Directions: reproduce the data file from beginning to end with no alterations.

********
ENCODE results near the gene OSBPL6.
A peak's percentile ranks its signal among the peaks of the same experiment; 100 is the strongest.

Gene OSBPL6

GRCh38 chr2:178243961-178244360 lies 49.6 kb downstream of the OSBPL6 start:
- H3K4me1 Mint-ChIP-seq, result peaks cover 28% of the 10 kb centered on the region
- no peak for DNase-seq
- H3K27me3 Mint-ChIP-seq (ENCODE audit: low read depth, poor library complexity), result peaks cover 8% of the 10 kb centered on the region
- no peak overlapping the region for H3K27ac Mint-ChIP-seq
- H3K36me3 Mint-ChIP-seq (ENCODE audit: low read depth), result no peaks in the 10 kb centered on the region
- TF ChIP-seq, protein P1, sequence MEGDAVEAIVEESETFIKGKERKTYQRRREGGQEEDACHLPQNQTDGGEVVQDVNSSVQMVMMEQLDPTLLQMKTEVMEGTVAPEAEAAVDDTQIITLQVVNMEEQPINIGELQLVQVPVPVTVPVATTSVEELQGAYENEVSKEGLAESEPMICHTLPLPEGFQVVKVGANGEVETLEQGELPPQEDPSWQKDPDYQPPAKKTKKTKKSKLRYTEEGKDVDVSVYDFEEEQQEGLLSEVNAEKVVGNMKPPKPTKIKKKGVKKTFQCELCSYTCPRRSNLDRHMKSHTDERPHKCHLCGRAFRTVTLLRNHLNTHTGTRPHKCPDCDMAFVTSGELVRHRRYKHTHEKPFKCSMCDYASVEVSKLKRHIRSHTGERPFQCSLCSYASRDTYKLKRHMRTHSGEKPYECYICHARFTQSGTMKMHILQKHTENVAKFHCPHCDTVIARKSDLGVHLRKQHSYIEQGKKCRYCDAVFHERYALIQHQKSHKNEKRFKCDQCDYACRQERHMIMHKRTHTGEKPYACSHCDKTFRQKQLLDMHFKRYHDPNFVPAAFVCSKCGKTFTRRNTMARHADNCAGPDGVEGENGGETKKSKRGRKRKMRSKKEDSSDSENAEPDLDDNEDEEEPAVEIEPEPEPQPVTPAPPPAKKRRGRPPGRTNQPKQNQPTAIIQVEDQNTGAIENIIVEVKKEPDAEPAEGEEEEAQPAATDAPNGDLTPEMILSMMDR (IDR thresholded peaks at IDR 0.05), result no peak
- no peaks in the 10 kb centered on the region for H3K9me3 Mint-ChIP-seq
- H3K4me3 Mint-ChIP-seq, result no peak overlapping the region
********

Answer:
ENCODE results near the gene OSBPL6.
A peak's percentile ranks its signal among the peaks of the same experiment; 100 is the strongest.

Gene OSBPL6

GRCh38 chr2:178243961-178244360 lies 49.6 kb downstream of the OSBPL6 start:
- H3K4me1 Mint-ChIP-seq, result peaks cover 28% of the 10 kb centered on the region
- no peak for DNase-seq
- H3K27me3 Mint-ChIP-seq (ENCODE audit: low read depth, poor library complexity), result peaks cover 8% of the 10 kb centered on the region
- no peak overlapping the region for H3K27ac Mint-ChIP-seq
- H3K36me3 Mint-ChIP-seq (ENCODE audit: low read depth), result no peaks in the 10 kb centered on the region
- TF ChIP-seq, protein P1, sequence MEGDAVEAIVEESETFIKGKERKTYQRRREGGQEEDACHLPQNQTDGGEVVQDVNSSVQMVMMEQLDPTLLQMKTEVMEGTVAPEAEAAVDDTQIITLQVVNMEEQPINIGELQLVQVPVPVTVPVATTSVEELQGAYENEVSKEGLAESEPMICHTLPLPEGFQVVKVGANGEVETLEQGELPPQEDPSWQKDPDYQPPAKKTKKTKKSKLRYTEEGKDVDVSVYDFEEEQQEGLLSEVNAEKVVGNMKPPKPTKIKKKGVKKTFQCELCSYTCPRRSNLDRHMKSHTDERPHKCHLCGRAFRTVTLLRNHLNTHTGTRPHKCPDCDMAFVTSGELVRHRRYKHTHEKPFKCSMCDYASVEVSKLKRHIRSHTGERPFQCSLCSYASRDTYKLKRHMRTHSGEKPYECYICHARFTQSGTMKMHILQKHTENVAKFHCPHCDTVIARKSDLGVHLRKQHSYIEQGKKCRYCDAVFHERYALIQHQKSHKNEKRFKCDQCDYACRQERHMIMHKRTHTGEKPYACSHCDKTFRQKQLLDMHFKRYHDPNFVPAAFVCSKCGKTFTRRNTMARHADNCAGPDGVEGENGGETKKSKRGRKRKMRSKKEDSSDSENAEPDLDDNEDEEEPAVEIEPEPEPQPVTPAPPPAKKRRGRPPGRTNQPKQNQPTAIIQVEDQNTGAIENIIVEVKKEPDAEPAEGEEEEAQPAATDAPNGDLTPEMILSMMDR (IDR thresholded peaks at IDR 0.05), result no peak
- no peaks in the 10 kb centered on the region for H3K9me3 Mint-ChIP-seq
- H3K4me3 Mint-ChIP-seq, result no peak overlapping the region